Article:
On Rio Rancho Drive (State Road 528 at milepost 13), 0.2 miles south of Idalia Road NE, on the right when traveling west.
Among the many prehistoric and historic sites located nearby is a camp where Francisco Vasquez de Coronado’s troops may have spent the winter of 1540-41. Coronado also visited the ancient pueblo of Kuaua located to the north. Kuaua’s ruins are . . . — — Map (db m45439) HM
On Pat D'Arco Highway (State Road 528) at Alberta Ave/Rio Pinos Rd NE, on the right when traveling north on Pat D'Arco Highway.
More the one hundred prehistoric and historic pueblos and other archeological sites and over 15,000 petroglyphs or rock art sites give ample evidence of the occupation of this valley for at least 12,000 years. Spanish explorers who came into the . . . — — Map (db m73508) HM
On U.S. 550 at milepost 25,, 1.5 miles west of State Road 4, on the right when traveling west.
From this point, the Colorado Plateau extends across northwestern New Mexico into northeastern Arizona, southeastern Utah, and southwestern Colorado. A colorful landscape of mesas and canyons, it is underlain by natural mineral, oil and gas . . . — — Map (db m45463) HM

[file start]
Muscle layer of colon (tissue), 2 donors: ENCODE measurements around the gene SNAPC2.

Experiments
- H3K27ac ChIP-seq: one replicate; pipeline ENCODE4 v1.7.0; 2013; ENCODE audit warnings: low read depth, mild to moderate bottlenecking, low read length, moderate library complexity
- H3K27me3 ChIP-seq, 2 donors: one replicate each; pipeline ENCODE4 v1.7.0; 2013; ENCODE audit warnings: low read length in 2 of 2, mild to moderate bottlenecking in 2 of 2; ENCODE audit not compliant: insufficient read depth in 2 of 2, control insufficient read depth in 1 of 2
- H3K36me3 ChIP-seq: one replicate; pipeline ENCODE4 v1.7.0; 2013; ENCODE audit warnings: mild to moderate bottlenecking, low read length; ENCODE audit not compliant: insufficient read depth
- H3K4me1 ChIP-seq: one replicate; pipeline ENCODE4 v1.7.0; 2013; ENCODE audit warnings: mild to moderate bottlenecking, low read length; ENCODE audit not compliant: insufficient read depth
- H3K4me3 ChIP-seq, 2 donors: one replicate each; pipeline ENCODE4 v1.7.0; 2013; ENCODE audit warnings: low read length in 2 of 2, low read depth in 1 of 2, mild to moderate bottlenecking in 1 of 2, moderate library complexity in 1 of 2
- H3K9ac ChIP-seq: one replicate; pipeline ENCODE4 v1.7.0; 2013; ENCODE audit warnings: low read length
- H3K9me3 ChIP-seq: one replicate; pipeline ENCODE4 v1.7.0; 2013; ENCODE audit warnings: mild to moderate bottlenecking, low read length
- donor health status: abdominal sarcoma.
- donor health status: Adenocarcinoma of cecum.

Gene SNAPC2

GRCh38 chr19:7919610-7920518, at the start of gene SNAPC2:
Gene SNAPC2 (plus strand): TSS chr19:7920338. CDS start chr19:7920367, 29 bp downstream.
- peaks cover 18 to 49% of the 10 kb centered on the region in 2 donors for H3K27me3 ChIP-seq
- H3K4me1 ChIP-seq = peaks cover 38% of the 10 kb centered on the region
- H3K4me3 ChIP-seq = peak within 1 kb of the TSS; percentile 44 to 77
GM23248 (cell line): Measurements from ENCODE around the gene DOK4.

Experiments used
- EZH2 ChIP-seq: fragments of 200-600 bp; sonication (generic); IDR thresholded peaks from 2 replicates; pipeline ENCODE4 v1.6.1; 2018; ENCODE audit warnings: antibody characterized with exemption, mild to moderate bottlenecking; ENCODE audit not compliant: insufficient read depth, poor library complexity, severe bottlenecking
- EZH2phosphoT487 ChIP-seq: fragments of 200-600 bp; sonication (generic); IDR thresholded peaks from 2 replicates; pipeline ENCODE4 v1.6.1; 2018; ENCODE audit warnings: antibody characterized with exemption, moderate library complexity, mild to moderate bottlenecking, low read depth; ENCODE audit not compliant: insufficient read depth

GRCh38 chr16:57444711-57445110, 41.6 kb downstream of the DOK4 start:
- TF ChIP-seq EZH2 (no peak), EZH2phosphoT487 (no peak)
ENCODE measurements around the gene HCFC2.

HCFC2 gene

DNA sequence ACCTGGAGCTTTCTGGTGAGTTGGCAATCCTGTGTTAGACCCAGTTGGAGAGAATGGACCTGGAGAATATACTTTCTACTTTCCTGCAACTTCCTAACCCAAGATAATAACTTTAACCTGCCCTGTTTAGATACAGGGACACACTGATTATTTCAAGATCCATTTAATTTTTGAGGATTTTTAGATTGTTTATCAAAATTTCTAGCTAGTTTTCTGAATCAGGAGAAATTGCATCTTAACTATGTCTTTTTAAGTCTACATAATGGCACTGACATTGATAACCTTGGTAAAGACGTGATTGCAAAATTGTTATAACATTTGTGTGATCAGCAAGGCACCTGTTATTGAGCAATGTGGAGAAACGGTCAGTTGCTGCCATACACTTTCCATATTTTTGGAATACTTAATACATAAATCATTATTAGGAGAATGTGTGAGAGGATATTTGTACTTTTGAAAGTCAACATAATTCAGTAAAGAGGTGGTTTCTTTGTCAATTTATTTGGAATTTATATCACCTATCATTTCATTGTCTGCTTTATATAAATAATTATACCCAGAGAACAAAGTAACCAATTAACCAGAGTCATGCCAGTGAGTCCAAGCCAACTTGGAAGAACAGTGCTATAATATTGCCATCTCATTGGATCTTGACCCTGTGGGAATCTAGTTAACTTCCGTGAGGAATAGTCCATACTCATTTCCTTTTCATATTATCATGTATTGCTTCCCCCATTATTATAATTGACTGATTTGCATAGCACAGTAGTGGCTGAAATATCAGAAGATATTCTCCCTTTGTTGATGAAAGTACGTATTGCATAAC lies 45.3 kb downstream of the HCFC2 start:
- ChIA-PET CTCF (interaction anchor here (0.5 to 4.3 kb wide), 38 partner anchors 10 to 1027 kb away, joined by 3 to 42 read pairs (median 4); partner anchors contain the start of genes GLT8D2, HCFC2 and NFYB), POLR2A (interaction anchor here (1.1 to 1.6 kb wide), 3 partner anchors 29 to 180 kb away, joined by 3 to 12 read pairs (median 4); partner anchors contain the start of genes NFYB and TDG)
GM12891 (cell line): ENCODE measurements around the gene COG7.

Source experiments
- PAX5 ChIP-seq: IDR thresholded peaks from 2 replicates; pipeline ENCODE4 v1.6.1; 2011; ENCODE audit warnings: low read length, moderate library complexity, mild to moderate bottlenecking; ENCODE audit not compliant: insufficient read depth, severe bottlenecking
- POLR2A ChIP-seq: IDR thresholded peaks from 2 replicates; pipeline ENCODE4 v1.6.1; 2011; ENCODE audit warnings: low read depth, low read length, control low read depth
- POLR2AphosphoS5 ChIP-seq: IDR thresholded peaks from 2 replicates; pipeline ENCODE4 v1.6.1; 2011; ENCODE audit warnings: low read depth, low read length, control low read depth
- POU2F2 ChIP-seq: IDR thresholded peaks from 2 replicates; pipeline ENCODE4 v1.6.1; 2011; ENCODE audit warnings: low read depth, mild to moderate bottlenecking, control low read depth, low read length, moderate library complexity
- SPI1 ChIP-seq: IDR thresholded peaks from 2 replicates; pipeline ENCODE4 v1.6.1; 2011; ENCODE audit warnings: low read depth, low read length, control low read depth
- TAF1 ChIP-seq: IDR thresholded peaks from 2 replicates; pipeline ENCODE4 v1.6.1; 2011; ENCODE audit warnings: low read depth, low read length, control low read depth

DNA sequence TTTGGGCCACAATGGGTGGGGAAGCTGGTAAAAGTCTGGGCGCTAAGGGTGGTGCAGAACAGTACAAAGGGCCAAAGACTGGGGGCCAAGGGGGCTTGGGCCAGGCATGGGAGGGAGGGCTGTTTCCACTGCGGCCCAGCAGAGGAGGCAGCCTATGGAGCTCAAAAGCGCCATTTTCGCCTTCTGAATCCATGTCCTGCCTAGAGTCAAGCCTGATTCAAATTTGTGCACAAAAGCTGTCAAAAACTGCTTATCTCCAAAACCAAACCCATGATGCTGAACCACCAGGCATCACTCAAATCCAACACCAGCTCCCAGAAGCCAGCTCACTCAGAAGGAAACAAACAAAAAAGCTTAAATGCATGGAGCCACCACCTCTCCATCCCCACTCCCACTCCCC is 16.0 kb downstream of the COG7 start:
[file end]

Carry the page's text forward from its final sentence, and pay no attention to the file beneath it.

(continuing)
On N.M. State Route 44 (U.S. 550) 0.3 miles east of Zia Boulevard (Business Road 785), on the right when traveling east.
Trinidad Gachupin Medina was the most widely known Zia potter of her time. She was recognized for her large polychrome storage jars. Sponsored by trader Wick Miller, she toured the United States from 1930 to 1946, demonstrating pottery making at . . . — — Map (db m32859) HM
On Road 88 at State Road 22, on the right when traveling east on Road 88.
The Keresan people of Santo Domingo have occupied the area of the Rio Grande Valley since prehistoric times despite several floods that have forced relocation and reconstruction of the original pueblo. Strategically located along the roads that have . . . — — Map (db m45476) HM
On West Frontage Road (U.S. 85), on the left when traveling north.
The Mormon Battalion
Council Bluffs, July 16, 1846
Fort Leavenworth, Aug. 2, 1846
Santa Fe, Oct. 9, 1846
San Diego, Jan 29, 1847
Erected June 16, 1940
[ Map of Mormon Battalion Route ]
The Mormon Battalion, composed . . . — — Map (db m150860) HM
On New Mexico Route 44 / (U.S. 55) 0.3 miles east of Zia Boulevard (Business Road 785), on the left when traveling west.
In 1583 Antonio de Espejo recorded this pueblo as one of five in the Province of Punamé. Following the sacking of Zia by Spanish troops in 1689, the pueblo was reestablished, but never attained its former size. The Zia ancient sun symbol is . . . — — Map (db m32858) HM
On U.S. 550, 1.6 miles west of Zia Boulevard, on the right when traveling west.
In 1541 an expedition from the army of Francisco Vasquez de Coronado, New Mexico's first explorer, marched south 80 leagues to investigate the pueblos along the lower Rio Grande. The group reached that part of the infamous Jornada del Muerto, now . . . — — Map (db m32826) HM